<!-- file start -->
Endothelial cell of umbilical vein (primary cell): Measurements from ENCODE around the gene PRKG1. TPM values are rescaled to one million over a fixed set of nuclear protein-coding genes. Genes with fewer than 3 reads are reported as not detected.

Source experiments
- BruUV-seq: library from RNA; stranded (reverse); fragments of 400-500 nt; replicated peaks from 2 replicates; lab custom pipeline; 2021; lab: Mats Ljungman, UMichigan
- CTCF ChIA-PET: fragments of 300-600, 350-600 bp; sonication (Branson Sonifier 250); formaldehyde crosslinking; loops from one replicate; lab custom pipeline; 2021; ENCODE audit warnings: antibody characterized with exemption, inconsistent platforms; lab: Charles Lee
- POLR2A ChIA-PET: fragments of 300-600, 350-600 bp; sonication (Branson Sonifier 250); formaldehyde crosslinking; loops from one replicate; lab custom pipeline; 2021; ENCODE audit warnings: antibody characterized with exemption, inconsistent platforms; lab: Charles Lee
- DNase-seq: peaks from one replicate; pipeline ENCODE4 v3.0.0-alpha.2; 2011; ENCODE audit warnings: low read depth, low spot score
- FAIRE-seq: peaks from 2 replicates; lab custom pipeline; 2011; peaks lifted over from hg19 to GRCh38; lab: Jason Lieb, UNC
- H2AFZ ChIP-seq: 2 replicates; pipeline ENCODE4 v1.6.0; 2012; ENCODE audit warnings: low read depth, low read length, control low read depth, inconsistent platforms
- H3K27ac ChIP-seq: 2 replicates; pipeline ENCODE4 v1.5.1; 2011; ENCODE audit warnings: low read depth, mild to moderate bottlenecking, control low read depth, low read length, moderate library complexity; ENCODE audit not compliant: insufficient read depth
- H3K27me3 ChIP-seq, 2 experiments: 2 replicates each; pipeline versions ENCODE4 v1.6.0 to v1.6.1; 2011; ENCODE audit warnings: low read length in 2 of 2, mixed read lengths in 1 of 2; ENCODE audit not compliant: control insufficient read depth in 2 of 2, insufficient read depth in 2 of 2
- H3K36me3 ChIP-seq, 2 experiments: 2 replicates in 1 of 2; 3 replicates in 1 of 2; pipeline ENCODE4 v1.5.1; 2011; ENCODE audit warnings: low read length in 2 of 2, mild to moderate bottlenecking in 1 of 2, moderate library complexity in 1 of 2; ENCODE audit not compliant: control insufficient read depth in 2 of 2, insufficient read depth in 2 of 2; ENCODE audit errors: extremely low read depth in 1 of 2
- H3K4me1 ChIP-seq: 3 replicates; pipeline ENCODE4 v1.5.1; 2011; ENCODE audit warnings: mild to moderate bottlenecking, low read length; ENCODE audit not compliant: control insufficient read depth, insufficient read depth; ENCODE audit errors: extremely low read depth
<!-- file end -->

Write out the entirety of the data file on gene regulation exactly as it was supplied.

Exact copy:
Endothelial cell of umbilical vein (primary cell): Measurements from ENCODE around the gene PRKG1. TPM values are rescaled to one million over a fixed set of nuclear protein-coding genes. Genes with fewer than 3 reads are reported as not detected.

Source experiments
- BruUV-seq: library from RNA; stranded (reverse); fragments of 400-500 nt; replicated peaks from 2 replicates; lab custom pipeline; 2021; lab: Mats Ljungman, UMichigan
- CTCF ChIA-PET: fragments of 300-600, 350-600 bp; sonication (Branson Sonifier 250); formaldehyde crosslinking; loops from one replicate; lab custom pipeline; 2021; ENCODE audit warnings: antibody characterized with exemption, inconsistent platforms; lab: Charles Lee
- POLR2A ChIA-PET: fragments of 300-600, 350-600 bp; sonication (Branson Sonifier 250); formaldehyde crosslinking; loops from one replicate; lab custom pipeline; 2021; ENCODE audit warnings: antibody characterized with exemption, inconsistent platforms; lab: Charles Lee
- DNase-seq: peaks from one replicate; pipeline ENCODE4 v3.0.0-alpha.2; 2011; ENCODE audit warnings: low read depth, low spot score
- FAIRE-seq: peaks from 2 replicates; lab custom pipeline; 2011; peaks lifted over from hg19 to GRCh38; lab: Jason Lieb, UNC
- H2AFZ ChIP-seq: 2 replicates; pipeline ENCODE4 v1.6.0; 2012; ENCODE audit warnings: low read depth, low read length, control low read depth, inconsistent platforms
- H3K27ac ChIP-seq: 2 replicates; pipeline ENCODE4 v1.5.1; 2011; ENCODE audit warnings: low read depth, mild to moderate bottlenecking, control low read depth, low read length, moderate library complexity; ENCODE audit not compliant: insufficient read depth
- H3K27me3 ChIP-seq, 2 experiments: 2 replicates each; pipeline versions ENCODE4 v1.6.0 to v1.6.1; 2011; ENCODE audit warnings: low read length in 2 of 2, mixed read lengths in 1 of 2; ENCODE audit not compliant: control insufficient read depth in 2 of 2, insufficient read depth in 2 of 2
- H3K36me3 ChIP-seq, 2 experiments: 2 replicates in 1 of 2; 3 replicates in 1 of 2; pipeline ENCODE4 v1.5.1; 2011; ENCODE audit warnings: low read length in 2 of 2, mild to moderate bottlenecking in 1 of 2, moderate library complexity in 1 of 2; ENCODE audit not compliant: control insufficient read depth in 2 of 2, insufficient read depth in 2 of 2; ENCODE audit errors: extremely low read depth in 1 of 2
- H3K4me1 ChIP-seq: 3 replicates; pipeline ENCODE4 v1.5.1; 2011; ENCODE audit warnings: mild to moderate bottlenecking, low read length; ENCODE audit not compliant: control insufficient read depth, insufficient read depth; ENCODE audit errors: extremely low read depth